The Commission on Human Rights on Friday expressed alarm over the plea of the 80-member Bangsamoro Transition Authority (BTA) to veto a law on child marriage.
“We urge the concerned members of the BTA to listen to their women and girls, to adopt a view of Sharia that is not opposed to the protection of women and girls right to health, right to education, and right to be free from violence, abuse, and exploitation,” the CHR said.
“We urge the members of the BTA to reach out to women’s organizations and leaders, and to fulfill their obligations as duty bearers – by upholding women and girls’ rights and ensuring a continuing dialogue so that the gains of this law will be fully realized,” the commission’s statement read.
“Lastly, the Commission expresses its commitment and support for full implementation of this measure,” it added.
The BTA is the governing body during the transition period in the Bangsamoro Autonomous Region in Muslim Mindanao.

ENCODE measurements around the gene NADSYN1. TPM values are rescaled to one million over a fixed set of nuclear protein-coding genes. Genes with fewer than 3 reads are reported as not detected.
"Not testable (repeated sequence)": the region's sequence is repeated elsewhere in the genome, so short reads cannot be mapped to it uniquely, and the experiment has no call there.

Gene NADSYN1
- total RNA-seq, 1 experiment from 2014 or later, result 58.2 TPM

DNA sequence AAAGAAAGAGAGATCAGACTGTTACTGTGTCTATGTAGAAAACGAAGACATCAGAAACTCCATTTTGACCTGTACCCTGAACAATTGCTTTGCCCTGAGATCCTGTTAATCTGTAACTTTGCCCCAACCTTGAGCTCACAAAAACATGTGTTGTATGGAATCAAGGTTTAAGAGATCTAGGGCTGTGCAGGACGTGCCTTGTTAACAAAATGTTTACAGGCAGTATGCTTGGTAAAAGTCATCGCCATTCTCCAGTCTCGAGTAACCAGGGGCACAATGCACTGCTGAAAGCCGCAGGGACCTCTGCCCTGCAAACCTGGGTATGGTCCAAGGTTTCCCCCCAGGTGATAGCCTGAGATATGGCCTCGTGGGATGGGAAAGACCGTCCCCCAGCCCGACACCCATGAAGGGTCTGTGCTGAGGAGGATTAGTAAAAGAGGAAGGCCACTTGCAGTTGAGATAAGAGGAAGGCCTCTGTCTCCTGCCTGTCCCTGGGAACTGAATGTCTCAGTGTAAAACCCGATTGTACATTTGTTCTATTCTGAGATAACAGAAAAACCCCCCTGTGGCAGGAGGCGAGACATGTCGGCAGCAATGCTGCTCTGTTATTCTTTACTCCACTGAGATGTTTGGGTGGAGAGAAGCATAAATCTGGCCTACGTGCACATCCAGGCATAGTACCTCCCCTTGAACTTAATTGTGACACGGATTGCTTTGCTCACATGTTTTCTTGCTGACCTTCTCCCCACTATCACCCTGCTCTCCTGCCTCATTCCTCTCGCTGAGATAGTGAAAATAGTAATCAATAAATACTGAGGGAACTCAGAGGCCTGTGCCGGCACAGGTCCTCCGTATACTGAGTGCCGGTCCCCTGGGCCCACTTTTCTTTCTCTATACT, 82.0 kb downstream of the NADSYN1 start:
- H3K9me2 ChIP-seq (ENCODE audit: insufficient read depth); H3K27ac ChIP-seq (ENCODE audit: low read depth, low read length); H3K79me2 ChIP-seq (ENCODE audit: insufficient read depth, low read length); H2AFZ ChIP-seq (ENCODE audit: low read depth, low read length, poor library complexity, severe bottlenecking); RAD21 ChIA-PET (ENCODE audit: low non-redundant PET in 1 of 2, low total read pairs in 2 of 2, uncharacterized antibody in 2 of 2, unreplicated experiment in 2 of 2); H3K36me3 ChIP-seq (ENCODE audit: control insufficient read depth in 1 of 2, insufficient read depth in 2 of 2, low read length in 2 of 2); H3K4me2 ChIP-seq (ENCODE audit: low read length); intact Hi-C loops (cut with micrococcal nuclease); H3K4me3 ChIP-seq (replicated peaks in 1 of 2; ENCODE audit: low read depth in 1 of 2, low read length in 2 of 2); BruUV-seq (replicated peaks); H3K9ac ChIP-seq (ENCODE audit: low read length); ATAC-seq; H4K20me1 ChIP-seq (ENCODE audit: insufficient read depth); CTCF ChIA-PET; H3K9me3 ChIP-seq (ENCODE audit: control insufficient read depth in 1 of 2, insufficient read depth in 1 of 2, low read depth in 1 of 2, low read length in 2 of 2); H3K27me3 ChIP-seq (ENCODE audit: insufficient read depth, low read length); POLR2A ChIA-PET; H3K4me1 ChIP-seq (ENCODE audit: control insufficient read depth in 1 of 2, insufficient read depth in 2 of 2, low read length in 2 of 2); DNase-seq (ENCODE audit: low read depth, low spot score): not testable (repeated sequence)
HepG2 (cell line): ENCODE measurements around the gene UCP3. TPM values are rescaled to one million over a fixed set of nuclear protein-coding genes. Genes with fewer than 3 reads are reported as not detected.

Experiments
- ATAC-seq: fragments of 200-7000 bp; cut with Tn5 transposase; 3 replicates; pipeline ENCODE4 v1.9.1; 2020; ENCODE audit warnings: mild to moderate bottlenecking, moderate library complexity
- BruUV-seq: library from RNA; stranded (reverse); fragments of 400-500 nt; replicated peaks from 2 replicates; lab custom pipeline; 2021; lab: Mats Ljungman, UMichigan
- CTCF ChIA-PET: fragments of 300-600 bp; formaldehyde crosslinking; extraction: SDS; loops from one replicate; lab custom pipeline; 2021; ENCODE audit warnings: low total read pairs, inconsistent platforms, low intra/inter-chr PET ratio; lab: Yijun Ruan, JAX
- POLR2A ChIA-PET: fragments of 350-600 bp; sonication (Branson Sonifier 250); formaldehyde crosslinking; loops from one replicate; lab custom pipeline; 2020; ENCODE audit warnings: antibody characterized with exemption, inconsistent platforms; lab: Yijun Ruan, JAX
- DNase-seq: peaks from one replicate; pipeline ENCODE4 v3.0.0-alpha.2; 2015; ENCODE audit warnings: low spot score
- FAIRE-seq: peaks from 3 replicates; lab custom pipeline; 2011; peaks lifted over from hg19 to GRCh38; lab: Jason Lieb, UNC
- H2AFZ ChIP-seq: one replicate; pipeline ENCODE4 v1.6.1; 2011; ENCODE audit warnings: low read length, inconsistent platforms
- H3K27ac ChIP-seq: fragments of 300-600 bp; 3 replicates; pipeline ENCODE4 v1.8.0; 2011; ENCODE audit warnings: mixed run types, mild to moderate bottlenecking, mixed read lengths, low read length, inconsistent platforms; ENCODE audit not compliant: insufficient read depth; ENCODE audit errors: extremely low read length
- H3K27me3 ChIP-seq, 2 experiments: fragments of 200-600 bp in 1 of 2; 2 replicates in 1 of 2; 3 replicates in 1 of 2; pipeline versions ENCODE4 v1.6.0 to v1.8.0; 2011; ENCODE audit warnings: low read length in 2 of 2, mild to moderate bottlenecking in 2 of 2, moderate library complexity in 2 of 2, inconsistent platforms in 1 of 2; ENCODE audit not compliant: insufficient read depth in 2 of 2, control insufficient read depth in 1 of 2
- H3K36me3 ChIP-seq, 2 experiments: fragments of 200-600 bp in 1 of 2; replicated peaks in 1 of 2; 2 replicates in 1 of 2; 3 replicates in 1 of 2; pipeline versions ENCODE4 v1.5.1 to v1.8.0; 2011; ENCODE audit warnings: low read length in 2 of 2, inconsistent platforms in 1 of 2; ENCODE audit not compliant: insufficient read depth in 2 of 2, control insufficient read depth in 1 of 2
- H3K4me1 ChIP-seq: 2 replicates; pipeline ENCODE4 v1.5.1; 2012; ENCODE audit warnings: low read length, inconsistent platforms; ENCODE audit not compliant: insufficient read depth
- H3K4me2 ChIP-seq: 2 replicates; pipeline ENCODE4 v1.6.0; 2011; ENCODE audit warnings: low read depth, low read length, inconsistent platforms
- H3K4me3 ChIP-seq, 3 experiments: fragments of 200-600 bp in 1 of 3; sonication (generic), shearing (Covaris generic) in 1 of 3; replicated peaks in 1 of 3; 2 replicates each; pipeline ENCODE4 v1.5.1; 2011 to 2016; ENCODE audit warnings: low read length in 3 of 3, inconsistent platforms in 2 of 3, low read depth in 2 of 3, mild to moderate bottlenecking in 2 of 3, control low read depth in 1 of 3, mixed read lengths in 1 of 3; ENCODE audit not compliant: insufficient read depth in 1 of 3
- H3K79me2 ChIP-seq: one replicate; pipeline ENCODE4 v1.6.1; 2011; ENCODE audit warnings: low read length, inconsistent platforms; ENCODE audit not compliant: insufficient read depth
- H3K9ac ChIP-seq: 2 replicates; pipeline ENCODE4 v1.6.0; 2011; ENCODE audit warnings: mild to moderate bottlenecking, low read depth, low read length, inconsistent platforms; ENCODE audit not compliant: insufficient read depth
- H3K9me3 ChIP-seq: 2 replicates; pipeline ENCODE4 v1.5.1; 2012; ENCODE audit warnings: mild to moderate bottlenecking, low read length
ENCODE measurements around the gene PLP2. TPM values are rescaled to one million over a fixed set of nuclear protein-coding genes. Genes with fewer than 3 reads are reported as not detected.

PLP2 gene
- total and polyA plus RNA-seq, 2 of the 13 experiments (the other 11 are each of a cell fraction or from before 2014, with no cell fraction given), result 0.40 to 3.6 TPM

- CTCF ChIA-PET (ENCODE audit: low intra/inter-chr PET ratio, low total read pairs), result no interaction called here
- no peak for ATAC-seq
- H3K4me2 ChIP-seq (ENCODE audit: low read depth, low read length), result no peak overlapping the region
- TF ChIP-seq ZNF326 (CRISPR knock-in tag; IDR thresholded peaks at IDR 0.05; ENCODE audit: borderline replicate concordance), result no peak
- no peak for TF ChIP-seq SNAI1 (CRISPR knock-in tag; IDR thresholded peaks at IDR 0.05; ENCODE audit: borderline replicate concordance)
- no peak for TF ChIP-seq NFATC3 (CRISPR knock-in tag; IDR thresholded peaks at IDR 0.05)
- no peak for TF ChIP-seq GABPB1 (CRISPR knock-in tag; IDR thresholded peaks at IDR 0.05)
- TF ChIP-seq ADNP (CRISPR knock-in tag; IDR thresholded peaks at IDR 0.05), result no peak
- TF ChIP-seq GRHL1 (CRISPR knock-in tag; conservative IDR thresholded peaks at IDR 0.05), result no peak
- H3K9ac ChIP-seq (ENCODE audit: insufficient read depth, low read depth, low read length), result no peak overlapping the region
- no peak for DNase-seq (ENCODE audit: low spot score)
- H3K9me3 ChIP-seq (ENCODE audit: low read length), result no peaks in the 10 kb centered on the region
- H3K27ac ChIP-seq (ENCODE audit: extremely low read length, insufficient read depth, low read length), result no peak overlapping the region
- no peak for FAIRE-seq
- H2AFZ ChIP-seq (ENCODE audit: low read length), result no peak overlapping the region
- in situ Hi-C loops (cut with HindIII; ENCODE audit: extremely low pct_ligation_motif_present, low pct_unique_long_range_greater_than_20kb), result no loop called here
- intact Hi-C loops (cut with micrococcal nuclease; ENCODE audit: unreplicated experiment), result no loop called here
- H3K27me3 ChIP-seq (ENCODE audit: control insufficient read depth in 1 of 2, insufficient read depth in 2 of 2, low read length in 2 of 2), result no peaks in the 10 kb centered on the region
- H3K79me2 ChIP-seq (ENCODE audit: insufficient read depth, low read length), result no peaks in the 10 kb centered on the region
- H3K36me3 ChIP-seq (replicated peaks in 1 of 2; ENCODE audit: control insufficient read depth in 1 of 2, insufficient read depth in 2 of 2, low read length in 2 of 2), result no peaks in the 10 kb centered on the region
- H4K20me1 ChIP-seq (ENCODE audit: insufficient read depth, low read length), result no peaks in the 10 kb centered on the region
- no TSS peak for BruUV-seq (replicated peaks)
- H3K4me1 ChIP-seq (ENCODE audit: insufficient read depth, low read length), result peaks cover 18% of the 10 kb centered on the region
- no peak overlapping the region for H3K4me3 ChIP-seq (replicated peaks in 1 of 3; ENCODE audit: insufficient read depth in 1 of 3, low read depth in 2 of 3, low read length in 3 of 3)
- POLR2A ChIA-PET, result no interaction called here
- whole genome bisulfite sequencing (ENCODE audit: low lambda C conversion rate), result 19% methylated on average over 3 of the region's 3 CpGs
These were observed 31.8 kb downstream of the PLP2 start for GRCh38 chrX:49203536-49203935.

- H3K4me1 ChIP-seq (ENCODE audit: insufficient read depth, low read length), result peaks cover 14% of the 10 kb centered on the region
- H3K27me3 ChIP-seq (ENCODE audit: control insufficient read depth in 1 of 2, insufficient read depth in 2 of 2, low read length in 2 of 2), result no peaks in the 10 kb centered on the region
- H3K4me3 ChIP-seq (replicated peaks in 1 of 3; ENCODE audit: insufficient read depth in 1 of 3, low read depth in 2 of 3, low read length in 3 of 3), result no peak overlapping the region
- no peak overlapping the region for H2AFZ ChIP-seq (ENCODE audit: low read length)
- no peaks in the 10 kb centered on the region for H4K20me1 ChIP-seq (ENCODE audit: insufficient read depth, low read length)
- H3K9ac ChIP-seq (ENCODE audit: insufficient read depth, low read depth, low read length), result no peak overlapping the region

According to CHR, as the country’s Gender Ombud, it welcomed the passage of Republic Act No. 11596 or the Act Prohibiting the Practice of Child Marriage.
The passage of the act is a gender equality and child rights milestone, establishing the country’s commitment in abolishing traditional and cultural practices and structures that perpetuate discrimination, abuse and exploitation, CHR said.
It has opened a promise of a better future to the country’s children, ensuring they fully enjoy rights without discrimination, and protecting them from forced, early marriages including those acquiesced to, and initiated by their own families, it added.
It is a measure that responded to the lived experiences of women and girls who had to endure traditional practices prejudicial to their health and well-being.
“Considering all these, the Commission is very disappointed and deeply concerned that some Muslim members of the Bangsamoro Transition Authority has passed a resolution urging for a Presidential veto of RA 11596,” it stressed.
“We are alarmed that these members have unilaterally claimed that the Bangsamoro community does not support the law and that some members have claimed ‘its culture’ and thus very hard to change,” it said.
“We disagree. Culture is not static and neither should it be used to justify harmful practices and structures that perpetuate discrimination, abuse, and exploitation,” the CHR stated.